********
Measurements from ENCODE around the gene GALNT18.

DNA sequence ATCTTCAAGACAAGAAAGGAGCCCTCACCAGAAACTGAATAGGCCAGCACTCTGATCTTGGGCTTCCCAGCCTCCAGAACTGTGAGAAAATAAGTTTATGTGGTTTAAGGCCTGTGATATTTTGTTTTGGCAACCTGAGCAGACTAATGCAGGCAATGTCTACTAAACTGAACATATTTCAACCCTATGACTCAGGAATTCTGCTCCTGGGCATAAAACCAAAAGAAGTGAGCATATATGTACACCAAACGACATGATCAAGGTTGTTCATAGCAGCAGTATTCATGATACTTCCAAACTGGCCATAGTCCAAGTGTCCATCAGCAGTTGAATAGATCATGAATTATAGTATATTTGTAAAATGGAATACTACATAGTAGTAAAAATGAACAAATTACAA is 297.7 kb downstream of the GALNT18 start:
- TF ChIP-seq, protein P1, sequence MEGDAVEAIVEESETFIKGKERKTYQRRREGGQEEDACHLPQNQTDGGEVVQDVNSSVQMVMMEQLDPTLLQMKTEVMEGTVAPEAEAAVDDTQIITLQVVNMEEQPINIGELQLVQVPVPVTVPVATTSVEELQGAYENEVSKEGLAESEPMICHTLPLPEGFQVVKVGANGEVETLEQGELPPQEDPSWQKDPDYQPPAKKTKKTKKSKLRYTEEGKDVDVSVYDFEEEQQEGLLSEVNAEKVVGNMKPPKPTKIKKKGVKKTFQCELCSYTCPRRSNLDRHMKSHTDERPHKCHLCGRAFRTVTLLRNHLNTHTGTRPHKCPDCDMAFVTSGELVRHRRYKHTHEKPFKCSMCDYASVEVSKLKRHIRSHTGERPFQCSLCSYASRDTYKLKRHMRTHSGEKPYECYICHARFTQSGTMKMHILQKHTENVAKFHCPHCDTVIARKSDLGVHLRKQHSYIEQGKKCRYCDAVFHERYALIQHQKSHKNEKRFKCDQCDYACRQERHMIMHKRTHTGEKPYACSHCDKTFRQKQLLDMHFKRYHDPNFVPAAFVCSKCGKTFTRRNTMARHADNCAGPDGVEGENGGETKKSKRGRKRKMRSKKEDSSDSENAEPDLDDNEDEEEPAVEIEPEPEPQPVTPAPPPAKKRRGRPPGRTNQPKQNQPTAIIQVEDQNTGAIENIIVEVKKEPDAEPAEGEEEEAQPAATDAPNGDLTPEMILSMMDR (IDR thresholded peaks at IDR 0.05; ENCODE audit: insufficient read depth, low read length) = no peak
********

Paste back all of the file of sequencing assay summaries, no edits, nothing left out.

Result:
Measurements from ENCODE around the gene GALNT18.

DNA sequence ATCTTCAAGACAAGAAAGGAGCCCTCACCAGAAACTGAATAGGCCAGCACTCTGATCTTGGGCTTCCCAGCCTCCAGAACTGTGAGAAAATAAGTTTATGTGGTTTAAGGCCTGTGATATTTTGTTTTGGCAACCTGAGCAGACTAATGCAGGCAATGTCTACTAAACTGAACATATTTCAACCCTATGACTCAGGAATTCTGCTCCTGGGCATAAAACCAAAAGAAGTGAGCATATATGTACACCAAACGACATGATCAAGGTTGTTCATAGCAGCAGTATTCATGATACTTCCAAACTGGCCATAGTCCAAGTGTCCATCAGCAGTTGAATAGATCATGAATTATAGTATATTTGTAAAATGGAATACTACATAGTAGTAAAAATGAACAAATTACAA is 297.7 kb downstream of the GALNT18 start:
- TF ChIP-seq, protein P1, sequence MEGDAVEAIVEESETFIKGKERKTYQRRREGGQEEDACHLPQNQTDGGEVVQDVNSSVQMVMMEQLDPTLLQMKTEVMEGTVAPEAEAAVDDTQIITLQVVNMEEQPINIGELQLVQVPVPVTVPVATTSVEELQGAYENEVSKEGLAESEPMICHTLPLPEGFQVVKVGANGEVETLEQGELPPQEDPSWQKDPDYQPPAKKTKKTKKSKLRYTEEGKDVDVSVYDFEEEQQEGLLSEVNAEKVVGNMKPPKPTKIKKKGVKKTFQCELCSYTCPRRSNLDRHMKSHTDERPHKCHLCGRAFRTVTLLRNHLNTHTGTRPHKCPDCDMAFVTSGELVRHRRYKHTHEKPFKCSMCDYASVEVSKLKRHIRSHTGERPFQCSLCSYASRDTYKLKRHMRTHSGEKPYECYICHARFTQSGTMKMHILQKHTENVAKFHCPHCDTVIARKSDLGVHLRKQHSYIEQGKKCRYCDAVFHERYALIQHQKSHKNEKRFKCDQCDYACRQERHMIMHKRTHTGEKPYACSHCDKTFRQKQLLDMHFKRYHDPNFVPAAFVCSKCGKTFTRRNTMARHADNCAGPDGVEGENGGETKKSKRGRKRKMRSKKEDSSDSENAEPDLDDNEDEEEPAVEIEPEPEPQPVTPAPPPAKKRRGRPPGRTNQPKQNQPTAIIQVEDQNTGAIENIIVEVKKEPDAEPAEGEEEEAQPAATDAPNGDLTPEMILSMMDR (IDR thresholded peaks at IDR 0.05; ENCODE audit: insufficient read depth, low read length) = no peak